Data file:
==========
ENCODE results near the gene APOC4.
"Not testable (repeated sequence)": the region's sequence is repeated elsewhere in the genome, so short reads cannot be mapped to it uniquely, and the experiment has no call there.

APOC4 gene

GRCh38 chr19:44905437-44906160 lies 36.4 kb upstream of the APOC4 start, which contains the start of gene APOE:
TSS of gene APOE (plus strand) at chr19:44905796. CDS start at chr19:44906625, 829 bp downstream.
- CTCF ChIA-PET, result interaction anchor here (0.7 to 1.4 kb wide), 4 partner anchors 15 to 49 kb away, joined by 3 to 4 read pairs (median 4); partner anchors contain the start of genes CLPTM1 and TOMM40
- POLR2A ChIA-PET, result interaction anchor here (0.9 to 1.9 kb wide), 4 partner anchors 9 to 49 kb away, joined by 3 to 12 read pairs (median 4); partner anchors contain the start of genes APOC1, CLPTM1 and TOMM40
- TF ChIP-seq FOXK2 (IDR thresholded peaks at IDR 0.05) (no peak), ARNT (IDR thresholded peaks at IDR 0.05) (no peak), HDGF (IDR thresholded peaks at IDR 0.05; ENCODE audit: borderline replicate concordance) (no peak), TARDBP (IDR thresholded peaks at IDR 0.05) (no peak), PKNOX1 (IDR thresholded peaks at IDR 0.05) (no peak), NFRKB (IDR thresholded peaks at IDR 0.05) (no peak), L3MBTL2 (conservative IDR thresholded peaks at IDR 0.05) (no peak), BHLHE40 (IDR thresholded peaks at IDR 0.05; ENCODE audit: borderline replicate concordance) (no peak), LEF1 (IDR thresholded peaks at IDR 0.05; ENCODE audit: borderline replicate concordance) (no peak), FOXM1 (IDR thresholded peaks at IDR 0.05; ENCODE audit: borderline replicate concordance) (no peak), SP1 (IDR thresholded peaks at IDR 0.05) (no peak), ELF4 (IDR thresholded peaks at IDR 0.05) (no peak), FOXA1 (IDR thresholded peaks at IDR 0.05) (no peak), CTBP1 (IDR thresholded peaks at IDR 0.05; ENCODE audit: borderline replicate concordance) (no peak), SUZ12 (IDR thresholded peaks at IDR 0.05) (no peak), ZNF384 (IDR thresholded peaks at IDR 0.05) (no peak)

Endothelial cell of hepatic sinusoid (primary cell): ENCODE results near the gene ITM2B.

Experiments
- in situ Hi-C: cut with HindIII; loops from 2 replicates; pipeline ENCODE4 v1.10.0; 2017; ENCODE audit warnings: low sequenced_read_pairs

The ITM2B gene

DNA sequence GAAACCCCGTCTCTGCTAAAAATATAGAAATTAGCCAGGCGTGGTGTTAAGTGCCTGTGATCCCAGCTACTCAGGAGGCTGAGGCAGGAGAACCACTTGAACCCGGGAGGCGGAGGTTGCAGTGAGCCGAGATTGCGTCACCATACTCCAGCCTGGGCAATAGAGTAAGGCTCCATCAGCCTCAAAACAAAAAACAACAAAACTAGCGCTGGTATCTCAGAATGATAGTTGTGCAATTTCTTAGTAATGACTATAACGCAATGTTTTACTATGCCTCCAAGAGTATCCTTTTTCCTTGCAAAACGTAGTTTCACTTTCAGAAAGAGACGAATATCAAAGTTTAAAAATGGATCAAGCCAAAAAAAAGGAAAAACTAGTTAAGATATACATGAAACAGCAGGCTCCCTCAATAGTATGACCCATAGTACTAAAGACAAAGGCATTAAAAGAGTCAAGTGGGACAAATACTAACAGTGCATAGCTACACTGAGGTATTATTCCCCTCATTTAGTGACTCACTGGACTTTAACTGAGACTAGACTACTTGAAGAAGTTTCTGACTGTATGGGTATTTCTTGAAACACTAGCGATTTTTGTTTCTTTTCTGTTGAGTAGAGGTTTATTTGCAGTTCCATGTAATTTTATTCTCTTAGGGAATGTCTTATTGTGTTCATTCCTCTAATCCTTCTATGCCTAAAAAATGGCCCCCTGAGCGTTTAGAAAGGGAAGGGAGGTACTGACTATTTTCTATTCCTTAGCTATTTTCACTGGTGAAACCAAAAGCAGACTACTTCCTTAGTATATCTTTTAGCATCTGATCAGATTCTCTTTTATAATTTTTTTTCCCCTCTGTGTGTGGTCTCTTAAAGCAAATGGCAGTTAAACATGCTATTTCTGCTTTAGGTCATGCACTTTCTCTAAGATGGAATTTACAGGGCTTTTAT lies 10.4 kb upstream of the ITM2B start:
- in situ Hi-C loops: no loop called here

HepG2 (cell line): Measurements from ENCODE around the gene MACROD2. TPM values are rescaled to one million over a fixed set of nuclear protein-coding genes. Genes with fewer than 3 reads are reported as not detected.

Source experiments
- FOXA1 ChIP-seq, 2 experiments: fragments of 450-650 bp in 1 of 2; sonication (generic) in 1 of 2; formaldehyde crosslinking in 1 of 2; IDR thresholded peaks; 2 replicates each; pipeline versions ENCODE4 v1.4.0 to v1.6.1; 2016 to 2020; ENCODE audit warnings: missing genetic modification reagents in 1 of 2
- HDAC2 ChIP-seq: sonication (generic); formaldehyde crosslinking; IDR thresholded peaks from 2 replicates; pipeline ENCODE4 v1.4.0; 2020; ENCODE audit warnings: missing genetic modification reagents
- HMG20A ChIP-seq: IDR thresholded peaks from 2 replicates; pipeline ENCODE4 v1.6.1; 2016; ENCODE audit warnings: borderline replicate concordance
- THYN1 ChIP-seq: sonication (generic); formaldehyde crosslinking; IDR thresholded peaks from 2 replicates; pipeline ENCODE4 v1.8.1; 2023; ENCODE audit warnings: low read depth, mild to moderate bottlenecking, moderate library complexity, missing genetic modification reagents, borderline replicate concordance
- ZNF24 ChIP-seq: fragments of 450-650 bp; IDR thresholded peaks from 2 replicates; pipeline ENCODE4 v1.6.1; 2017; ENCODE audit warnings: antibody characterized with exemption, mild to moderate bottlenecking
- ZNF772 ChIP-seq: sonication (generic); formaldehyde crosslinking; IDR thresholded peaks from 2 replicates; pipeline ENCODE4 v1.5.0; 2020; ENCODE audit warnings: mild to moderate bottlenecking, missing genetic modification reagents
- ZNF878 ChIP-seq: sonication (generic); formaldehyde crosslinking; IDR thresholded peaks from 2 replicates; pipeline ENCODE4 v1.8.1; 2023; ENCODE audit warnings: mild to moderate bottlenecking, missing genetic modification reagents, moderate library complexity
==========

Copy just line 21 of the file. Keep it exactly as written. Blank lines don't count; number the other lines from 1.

- ZNF24 ChIP-seq: fragments of 450-650 bp; IDR thresholded peaks from 2 replicates; pipeline ENCODE4 v1.6.1; 2017; ENCODE audit warnings: antibody characterized with exemption, mild to moderate bottlenecking